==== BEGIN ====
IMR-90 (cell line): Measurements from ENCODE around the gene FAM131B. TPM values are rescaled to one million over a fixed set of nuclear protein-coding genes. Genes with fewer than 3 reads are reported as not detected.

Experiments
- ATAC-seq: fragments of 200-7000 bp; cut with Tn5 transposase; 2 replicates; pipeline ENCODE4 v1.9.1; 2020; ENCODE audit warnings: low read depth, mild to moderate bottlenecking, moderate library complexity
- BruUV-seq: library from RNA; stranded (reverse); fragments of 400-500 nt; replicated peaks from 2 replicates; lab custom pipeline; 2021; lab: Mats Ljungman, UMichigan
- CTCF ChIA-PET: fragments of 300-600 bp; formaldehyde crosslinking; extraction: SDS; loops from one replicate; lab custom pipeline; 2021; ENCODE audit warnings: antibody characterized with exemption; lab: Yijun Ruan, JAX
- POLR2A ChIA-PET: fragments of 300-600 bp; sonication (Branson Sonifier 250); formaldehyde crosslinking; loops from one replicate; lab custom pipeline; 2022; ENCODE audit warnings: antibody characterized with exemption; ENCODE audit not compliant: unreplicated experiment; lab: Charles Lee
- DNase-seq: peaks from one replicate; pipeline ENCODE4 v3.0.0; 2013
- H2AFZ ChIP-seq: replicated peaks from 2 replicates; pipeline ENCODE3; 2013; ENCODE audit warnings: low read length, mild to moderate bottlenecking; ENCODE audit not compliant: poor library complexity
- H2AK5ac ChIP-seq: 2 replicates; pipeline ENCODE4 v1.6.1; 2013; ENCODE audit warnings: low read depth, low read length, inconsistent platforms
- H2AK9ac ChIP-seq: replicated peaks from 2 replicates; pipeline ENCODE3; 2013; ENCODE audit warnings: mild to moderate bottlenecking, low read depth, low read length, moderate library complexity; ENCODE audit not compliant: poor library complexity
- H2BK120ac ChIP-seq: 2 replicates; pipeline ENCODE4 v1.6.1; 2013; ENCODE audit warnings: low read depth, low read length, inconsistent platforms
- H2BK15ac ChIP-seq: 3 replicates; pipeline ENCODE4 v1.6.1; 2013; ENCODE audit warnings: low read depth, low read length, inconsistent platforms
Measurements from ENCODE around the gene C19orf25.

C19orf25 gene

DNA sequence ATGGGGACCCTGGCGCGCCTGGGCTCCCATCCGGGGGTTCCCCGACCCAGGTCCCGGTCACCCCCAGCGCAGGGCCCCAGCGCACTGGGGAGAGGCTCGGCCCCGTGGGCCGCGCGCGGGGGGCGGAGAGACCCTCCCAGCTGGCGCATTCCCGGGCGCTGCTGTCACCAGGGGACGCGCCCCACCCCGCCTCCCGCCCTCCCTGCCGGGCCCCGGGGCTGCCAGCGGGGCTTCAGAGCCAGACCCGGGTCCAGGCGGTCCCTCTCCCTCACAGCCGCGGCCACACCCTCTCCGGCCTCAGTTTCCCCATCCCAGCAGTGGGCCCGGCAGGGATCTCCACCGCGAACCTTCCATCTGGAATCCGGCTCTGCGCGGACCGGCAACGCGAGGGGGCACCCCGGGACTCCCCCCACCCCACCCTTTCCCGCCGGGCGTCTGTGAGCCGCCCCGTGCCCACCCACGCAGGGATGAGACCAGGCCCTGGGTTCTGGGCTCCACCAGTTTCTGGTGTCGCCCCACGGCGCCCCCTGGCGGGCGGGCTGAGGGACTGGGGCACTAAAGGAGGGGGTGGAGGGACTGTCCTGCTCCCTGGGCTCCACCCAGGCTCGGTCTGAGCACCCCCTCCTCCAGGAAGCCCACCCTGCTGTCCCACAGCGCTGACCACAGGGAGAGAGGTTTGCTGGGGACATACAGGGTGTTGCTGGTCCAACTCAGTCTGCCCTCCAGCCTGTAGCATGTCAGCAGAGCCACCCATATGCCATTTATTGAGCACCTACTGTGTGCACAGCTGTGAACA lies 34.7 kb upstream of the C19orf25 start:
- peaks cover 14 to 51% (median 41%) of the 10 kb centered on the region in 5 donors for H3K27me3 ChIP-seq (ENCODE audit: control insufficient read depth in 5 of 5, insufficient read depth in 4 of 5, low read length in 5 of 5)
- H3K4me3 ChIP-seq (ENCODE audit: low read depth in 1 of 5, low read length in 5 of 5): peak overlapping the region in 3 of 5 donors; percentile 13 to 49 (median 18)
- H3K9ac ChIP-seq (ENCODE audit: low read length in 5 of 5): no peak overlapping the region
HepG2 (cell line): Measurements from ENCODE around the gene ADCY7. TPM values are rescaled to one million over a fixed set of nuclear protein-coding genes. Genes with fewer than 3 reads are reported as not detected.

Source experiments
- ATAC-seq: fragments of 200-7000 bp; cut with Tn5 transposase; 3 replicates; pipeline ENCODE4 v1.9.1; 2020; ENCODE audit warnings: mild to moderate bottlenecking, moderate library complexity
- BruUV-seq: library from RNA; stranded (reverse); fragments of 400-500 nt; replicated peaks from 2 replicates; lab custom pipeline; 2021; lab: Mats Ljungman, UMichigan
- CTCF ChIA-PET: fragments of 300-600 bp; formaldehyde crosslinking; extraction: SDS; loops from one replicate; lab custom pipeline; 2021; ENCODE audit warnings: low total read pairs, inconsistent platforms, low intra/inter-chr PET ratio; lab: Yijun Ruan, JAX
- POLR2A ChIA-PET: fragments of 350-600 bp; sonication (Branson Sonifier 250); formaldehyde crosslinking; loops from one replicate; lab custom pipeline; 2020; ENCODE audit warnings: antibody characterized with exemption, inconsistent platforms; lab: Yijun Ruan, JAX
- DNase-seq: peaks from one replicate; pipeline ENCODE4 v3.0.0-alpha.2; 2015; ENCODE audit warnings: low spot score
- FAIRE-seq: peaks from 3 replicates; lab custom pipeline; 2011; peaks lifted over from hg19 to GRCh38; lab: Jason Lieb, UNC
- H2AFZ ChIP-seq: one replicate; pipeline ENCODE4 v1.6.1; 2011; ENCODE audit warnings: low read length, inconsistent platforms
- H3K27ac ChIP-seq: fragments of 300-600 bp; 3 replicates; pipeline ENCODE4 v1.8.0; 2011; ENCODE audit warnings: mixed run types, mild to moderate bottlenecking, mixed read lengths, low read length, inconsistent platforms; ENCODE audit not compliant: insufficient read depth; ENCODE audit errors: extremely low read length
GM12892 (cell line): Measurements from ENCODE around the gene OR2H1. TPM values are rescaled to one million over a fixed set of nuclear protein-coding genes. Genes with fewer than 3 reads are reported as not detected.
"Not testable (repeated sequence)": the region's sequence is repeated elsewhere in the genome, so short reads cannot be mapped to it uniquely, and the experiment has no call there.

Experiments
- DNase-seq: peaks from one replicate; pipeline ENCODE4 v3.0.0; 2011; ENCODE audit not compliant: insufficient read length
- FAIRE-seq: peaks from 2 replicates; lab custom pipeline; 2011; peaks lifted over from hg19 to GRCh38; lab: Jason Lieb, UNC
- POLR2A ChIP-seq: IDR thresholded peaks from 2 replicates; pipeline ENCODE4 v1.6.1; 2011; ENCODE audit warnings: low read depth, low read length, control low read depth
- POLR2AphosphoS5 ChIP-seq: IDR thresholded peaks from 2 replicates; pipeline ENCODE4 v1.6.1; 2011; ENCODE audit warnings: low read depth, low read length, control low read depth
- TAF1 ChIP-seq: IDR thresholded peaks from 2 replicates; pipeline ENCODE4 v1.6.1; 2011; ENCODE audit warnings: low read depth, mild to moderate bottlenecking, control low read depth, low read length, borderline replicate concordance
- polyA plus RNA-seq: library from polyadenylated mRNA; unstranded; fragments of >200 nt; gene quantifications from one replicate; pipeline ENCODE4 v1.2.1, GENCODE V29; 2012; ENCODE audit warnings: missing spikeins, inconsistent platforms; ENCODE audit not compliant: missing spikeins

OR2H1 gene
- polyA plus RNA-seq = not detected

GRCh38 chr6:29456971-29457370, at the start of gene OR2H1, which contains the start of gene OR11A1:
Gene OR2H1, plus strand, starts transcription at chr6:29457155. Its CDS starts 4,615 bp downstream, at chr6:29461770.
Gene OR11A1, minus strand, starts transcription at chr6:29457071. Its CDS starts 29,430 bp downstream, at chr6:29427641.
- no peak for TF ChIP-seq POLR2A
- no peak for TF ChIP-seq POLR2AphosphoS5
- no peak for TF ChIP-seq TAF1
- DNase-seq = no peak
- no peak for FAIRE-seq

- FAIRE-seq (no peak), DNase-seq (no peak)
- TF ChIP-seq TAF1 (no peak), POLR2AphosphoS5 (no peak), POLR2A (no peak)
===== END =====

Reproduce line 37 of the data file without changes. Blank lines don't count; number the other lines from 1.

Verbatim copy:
- polyA plus RNA-seq: library from polyadenylated mRNA; unstranded; fragments of >200 nt; gene quantifications from one replicate; pipeline ENCODE4 v1.2.1, GENCODE V29; 2012; ENCODE audit warnings: missing spikeins, inconsistent platforms; ENCODE audit not compliant: missing spikeins